The key to using silicon in electronic devices such as transistors and solar cells lies in doping, or adding in small quantities of other elements, to create an excess of electrons (n-type) or positively charged holes (p-type) that change the material’s conductivity. N-type and p-type silicon are butted together to form p-n junctions, the basic building blocks of electronic devices such as solar cells, light-emitting diodes, and transistors.
For years, researchers have tried to do something similar with quantum dots, tiny semiconductor crystals a few nanometers in diameter. Now, a team of Israeli researchers has reported success. They have doped indium arsenide quantum dots to create n-type and p-type materials. The advance, published in the journal Science, could lead to new types of efficient, cheap, and printable thin-film solar cells.
Quantum dots hold promise for low-cost solar cells because they can be made using simple, inexpensive chemical reactions. Scientists have calculated that quantum dots could be used to make thin-film photovoltaics that are at least as efficient as conventional silicon cells, and possibly more efficient. The higher possible efficiency is because nanocrystals made of certain semiconductors can emit more than one electron for every photon absorbed. Plus, tweaking their size and shape changes the colors of light they absorb. “We could tune the nanocrystal absorption to match the solar spectrum,” says Uri Banin, a professor of chemistry at the Hebrew University of Jerusalem who led the new work.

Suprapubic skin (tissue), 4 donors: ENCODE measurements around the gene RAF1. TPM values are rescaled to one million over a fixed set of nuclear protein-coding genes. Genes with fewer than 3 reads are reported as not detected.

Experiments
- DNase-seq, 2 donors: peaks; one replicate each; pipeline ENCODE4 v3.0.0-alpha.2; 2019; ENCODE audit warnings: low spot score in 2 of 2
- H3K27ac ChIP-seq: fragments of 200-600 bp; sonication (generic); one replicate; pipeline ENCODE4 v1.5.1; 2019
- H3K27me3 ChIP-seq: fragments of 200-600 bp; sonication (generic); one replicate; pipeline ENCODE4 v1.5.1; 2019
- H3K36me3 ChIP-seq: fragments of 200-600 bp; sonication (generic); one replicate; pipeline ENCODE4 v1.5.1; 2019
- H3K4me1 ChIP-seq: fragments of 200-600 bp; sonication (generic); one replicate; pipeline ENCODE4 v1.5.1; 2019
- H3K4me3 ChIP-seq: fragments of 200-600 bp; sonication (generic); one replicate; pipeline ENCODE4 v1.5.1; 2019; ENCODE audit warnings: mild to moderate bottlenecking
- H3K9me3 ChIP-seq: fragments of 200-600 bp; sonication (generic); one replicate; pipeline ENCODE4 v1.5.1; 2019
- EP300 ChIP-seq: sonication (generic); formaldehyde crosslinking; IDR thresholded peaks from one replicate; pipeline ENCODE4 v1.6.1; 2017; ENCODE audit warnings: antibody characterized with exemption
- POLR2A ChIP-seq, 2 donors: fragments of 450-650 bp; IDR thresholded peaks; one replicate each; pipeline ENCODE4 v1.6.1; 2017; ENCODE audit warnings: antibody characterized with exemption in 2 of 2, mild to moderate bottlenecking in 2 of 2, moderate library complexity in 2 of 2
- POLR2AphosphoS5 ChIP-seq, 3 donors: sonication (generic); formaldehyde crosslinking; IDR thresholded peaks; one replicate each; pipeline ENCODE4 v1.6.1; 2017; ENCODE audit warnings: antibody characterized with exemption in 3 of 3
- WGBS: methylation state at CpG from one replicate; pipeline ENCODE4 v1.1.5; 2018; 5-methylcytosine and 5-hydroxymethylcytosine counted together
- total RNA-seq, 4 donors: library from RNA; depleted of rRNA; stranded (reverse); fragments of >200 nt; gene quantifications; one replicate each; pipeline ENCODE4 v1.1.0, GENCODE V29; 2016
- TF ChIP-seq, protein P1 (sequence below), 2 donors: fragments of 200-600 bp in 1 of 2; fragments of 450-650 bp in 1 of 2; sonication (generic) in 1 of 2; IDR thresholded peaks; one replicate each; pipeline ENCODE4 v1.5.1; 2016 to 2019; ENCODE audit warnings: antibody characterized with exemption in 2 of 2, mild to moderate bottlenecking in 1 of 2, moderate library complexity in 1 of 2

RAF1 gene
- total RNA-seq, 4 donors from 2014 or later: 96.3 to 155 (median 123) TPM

Despite these advantages, no one has succeeded in making efficient quantum-dot solar cells. For that, you need n-type and p-type nanocrystals, says Eran Rabani, a chemistry professor at Tel Aviv University who was involved in the new work. In solar cells, the electrons and holes that are created when photons are absorbed have to be separated so that the electrons can travel out of the semiconductor to the external electric circuit. Some electrons and holes inevitably combine, but they combine much faster in quantum dots than in large silicon crystals. Doping semiconductor nanocrystals would provide a way for creating p-n junctions that separate electrons and holes efficiently, Rabani says.
Silicon is typically doped with phosphorus or boron atoms, but these materials do not work with quantum dots because the dots are so small. A 4-nanometer-wide nanocrystal contains about 1,000 atoms. Adding a few dopant atoms .can lead to their being expelled from the nanocrystals.
Some quantum-dot doping efforts have succeeded. Researchers have, for instance, doped them with magnetic manganese ions, but this technique does not introduce excess electrons or holes. Others have been able to make undoped nanocrystals n-type by injecting electrons into them. Still others have been able to dope thin films of nanocrystals.
The Israeli team, by contrast, is able to dope freestanding nanoparticles. “This is a major breakthrough here,” says Y. Charles Cao, a chemistry professor at the University of Florida in Gainesville. “The major advantage here is you [have] the building blocks for the bottom-up assembly of nanocrystal electronic devices.” Another plus, adds Cao, is that the method used to make the dots is easy and inexpensive and could be scaled up to make devices in large quantities.
Banin and his colleagues start with a solution of silver or copper compounds and gradually add it to a solution of indium arsenide nanocrystals. This results in silver-doped p-type dots or copper-doped n-type ones. Since the quantum dots are made in solution, they could be deposited on flexible plastic sheets using printers or roll-to-roll processes.
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